John Fitzgerald Kennedy, the nation's only Catholic president, would be "rolling over in his grave right now" if he heard Pope Francis' contention
that GOP presidential Donald Trump is "not Christian" because of his positions on immigration and building a wall along the Mexican border, Liberty University President Jerry Falwell Jr. said Thursday.
"I've gotten to know Donald Trump very well over the last four years," Falwell, who is the son of famed evangelist Jerry Falwell, told CNN's "Legal View With Ashleigh Banfield"
"I've seen his generosity to strangers, to his employees, his warm relationship with his children . . . I'm convinced he's a Christian. I believe he has faith in Jesus Christ."
Further, said Falwell, "I think the Pope is mistaken. I think John F. Kennedy would be rolling over in his grave right now if he could hear what the Pope was saying, because that's a man who fought to be president against lots of prejudice, because many Protestants in this country did not want to elect a Catholic president, and he broke down those barriers."
Jesus said to "render under Caesar the things that are Caesar's," Falwell continued. "And that means to choose the best president. Here's the Pope saying we have to choose the leaders — sounds like he's saying this — that share his faith. Or share the Christian faith."
In his statements, Pope Francis did not specifically call on Americans to elect Christians, but said he was not going to get involved in politics.
"I am not going to get involved in that. I say only that this man is not Christian if he has said things like that," said the Pope aboard the Vatican plane as he was traveling back to Rome from Mexico. "We must see if he said things in that way and in this I give the benefit of the doubt."
However, Falwell contended, by bringing up the question of a candidate's beliefs during an election, "the Pope is bringing up Christianity as a criteria for being president, in my view. I believe that's what he said."
Falwell continued that the matter of a candidate's faith should not enter into whether that person would make the best president, and he didn't think it was right for Christians to refuse to vote for GOP nominee Mitt Romney four years ago because he was a Mormon.
"I don't think that's our job," Falwell told CNN. "It's not our job to choose the best Sunday school teacher, like Jimmy Carter was. It's our job to choose who would defend and protect our nation, who would be the best president."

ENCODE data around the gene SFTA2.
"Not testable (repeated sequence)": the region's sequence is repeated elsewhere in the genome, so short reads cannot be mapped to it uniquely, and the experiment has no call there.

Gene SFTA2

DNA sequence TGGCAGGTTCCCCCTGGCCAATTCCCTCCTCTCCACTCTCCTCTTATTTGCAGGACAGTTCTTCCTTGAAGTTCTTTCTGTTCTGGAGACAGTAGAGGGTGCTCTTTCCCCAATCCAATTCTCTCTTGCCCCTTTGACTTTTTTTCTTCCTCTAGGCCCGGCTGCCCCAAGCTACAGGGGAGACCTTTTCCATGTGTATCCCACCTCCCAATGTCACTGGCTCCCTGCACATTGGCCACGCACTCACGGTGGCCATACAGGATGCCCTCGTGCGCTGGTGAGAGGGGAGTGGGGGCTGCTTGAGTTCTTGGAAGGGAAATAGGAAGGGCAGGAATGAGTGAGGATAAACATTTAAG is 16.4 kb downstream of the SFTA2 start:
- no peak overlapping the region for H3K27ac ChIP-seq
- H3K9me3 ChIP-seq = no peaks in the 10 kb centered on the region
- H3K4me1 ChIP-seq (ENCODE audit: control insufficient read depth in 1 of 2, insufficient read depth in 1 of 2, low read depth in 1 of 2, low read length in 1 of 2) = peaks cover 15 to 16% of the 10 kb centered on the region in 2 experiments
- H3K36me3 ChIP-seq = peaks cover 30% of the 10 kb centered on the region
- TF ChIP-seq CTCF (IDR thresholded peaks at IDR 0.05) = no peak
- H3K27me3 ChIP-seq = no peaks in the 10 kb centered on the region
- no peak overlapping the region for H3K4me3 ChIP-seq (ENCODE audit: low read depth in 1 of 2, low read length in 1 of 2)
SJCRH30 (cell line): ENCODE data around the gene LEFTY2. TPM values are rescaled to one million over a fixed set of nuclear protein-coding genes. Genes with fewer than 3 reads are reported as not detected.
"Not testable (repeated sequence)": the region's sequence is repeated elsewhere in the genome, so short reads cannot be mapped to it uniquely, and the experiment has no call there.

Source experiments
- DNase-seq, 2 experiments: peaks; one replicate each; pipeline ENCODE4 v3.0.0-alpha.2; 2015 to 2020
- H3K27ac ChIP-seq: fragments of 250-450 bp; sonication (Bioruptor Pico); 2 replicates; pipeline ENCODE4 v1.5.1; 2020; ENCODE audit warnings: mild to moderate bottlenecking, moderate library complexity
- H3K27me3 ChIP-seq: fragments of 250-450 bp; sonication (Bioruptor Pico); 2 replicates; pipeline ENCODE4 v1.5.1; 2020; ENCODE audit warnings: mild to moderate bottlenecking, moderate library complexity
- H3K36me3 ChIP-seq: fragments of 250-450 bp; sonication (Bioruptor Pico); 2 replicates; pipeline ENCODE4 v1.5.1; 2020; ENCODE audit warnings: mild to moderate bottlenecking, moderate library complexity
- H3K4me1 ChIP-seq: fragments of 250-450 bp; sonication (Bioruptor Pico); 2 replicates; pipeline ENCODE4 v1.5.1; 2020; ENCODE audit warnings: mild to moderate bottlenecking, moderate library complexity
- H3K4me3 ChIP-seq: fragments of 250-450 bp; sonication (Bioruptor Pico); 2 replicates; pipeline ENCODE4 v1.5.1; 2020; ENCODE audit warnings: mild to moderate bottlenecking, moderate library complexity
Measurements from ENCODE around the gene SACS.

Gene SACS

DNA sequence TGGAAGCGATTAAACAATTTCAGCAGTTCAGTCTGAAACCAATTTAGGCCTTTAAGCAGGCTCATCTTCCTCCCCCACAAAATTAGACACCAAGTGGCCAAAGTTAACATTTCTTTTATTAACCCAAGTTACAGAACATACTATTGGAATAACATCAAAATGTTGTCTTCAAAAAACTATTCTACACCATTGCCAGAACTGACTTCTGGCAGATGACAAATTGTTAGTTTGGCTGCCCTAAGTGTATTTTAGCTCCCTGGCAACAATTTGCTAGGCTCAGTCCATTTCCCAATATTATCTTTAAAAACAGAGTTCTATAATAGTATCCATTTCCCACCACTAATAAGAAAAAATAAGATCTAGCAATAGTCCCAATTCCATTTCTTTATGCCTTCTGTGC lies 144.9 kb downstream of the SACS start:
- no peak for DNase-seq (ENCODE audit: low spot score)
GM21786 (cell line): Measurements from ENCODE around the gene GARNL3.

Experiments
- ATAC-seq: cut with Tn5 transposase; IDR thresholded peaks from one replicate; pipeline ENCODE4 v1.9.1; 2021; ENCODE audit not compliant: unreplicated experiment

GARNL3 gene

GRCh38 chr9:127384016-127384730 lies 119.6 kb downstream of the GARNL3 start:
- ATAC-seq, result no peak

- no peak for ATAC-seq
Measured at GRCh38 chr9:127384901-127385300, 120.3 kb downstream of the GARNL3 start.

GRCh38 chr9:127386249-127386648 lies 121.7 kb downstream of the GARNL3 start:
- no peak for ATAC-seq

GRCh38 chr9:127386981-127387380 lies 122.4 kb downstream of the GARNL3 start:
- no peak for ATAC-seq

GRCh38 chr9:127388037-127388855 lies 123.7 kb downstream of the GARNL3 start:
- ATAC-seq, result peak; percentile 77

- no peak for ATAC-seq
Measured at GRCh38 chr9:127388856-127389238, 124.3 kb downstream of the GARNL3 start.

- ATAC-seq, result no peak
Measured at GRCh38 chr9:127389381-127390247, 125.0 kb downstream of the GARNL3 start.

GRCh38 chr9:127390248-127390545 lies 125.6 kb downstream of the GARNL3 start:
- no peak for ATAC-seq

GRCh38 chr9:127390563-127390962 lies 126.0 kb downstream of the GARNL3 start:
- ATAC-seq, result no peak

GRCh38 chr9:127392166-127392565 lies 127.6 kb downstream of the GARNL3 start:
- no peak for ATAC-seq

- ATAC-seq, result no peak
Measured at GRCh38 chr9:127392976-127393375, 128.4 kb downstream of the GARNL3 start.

And in the current election, Falwell said he believes Trump is a Christian, but that's not why he endorsed him. Instead, he said he was looking for a candidate "who would lead us away from $20 trillion in debt and restore our country's economic viability . . . I endorsed him because I believe he'll be the best president of the United States."
Trump has fired back
quickly at the Pope, saying that it is "disgraceful" for a religious leader to question a person's faith and Falwell, when asked about Trump's comment referred to Jesus, who called the religious elite of his day "hypocrites, a generation of vipers and he called them wolves in sheep's clothing."
"So if what Donald Trump said is bad, then also what Jesus said is bad," said Falwell. "Jesus questioned religious leaders who judged others, and that's exactly what Donald Trump said in his comments today that you just mentioned."
Falwell also refuted a question that asked about Jesus, as someone who was forced away from his home by political leaders would agree to deport refugees.
"It was religious leaders who persecuted Jesus because they said things that didn't agree with the religious dogma of his time," Falwell said, "and so I dispute what you said about political leaders. It was religious leaders who pushed the political leaders to crucify Jesus for what he said."
But Falwell said he does not think the Pope's statements will hurt Trump in the upcoming South Carolina primary, even though the state's evangelical vote is an important one.
"I think it will hurt the Pope more than it will hurt Donald Trump," said Falwell. "I just don't think people in this country take statements like that seriously. I don't think they look to religious leaders to tell them who is the best Christian, and if they understand politics, then they're not choosing a political leader based on who is the best Christian, who says all the right things, who uses evangelical lingo.
"That is not who will make the best president. I'm sorry, but I think our people are very intelligent and I think they understand that. And I don't think statements like this will have any impact at all."
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